Just a few months ago, Silvan Schmid was appointed to TU Wien as a professor at the Institute of Sensor and Actuator Systems, and is already reporting great success: he was awarded the ERC Starting Grant, a lucrative and prestigious award for research issued by the European Research Council. This will now enable him to consolidate and further develop his new research group in the Faculty of Electrical Engineering and Information Technology at TU Wien and to pursue research in nanoplasmomechanics - a field where there has previously been little research of this type.
Microscopically small antennae are irradiated with light, resulting in the interaction between three very different types of vibration: the mechanical vibration of the antennae, which move like minute guitar strings, the collective vibrations of electrons in the material known as plasmons, and the electromagnetic vibration of the light. The interaction of these three types of vibration should result in the ability to develop highly sensitive sensors, which could be used, for example, to detect and investigate proteins.
Silvan Schmid has long been focusing on vibrating nanostructures: at the Technical University of Denmark, he was researching the behaviour of micromechanical resonators. "The vibrations of these structures depend extremely heavily on mass," explains Schmid. "If the mass increases by just a tiny fraction, perhaps as a result of the accumulation of an additional particle, the vibration behaviour changes significantly."
For this reason, these nanoresonators are promising for the future development of new sensor technologies. Nevertheless, the big problem here is stimulating and measuring these vibrations efficiently. "Our latest idea is to look at what are known as plasmons, the collective vibration stimuli of the electrons," explains Schmid.
These plasmons can bridge the gap between the mechanical vibration and the electro mechanical vibration of the light wave. This means we can efficiently stimulate the vibrations of nanoantennae with a size of around 50 x 500 nanometres. Using lasers, we can then also determine the exact position of the nanoantennae, and thus measure their vibration frequency.
Telecommunication and nanosensors
To understand exactly how plasmons, mechanical vibrations and light interact continues to require more fundamental research: "There are still some effects that are not yet fully understood," says Silvan Schmid. However, exciting potential applications are already in view: with the nanoplasmo mechanical structures, light and low frequency electrical signals can be transformed from one form to the other - this is important in telecommunications, yet can only currently be achieved with relatively large components. By using plasmons, the same thing would be possible in a microscopically thin layer.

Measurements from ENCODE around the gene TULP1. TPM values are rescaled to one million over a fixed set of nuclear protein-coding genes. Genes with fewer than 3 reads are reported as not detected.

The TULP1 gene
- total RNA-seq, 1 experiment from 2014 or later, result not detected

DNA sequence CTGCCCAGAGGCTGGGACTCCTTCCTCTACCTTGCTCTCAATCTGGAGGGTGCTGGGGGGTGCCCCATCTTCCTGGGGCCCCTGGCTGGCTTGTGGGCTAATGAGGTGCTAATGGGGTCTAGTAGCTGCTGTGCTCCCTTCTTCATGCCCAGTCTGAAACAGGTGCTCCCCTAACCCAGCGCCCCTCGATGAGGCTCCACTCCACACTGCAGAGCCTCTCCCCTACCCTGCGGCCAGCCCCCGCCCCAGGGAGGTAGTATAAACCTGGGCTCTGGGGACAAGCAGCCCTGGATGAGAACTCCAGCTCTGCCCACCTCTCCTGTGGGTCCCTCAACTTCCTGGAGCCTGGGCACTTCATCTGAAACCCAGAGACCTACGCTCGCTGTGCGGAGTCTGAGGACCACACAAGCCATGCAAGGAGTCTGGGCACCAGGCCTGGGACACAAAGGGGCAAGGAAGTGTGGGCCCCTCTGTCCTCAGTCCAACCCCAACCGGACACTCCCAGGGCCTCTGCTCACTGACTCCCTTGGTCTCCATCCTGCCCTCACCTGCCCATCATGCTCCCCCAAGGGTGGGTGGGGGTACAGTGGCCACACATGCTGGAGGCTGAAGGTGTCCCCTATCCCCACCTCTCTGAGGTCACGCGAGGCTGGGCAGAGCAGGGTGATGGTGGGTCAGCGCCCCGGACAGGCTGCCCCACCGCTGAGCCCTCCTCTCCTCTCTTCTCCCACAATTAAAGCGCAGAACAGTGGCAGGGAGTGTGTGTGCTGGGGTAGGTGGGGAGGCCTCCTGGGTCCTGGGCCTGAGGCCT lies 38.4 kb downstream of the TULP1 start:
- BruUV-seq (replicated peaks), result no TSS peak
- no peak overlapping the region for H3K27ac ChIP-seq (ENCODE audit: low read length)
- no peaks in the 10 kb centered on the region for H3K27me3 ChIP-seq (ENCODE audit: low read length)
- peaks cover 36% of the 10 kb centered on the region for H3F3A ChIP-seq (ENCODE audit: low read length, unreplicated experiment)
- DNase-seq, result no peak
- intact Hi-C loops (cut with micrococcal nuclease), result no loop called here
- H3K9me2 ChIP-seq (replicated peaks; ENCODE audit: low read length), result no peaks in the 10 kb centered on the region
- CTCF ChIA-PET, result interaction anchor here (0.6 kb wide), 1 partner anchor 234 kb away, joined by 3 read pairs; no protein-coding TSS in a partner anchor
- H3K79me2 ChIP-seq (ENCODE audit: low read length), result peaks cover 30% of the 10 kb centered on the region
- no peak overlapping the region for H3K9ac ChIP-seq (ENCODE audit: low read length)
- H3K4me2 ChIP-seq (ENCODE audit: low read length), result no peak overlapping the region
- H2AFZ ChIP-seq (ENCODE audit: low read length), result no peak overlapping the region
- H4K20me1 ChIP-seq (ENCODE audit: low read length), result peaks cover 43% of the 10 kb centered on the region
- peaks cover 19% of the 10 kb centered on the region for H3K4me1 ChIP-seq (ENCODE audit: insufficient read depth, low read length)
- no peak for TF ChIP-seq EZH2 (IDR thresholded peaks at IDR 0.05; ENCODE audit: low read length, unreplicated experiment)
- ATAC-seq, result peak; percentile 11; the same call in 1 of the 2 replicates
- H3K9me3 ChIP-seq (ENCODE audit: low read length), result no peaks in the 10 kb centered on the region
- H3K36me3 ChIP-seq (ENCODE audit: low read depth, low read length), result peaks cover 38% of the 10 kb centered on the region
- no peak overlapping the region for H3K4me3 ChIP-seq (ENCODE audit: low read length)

One of Silvan Schmid's major objectives is to use the extraordinary sensitivity of nanoantennae to construct innovative mass sensors. This could be used to measure the mass of particles and even detect individual proteins. "We just want to determine the mass of proteins gently, without having to electrically charge the particle," says Silvan Schmid. We can only currently achieve the same thing with elaborate mass spectrometry procedures, which are very complex, and which often initially require the destruction of proteins.
Switzerland, Denmark, Austria
Silvan Schmid is originally from Switzerland, he studied engineering at ETH Zurich and specialised in nanotechnology. As part of his dissertation (also at ETH Zurich), he began to focus on micro resonators and sensors. After being awarded his doctorate in 2009, he moved to the Technical University of Denmark, in Kongens Lynby, near Copenhagen, where he held the position of associate professor, before being appointed as a full professor at TU Wien in March 2016.
In June 2016, Schmid moved into his new office at TU Wien, where he is now developing the required experimental infrastructure. He settled into Vienna very quickly: "I love living in a big city where there are so many professional and leisure opportunities," reflects Silvan Schmid. He is also very positive about his new working environment at TU Wien: "The institute's orientation is a perfect fit for me and there are also research projects at other institutes that could make for interesting cooperations."
Starting at TU Wien has been made all the sweeter thanks to the additional financial support provided by the ERC grant: the ERC Starting Grant is endowed with 1.5 million euros - one of the most lucrative and prestigious grants in the European research sector.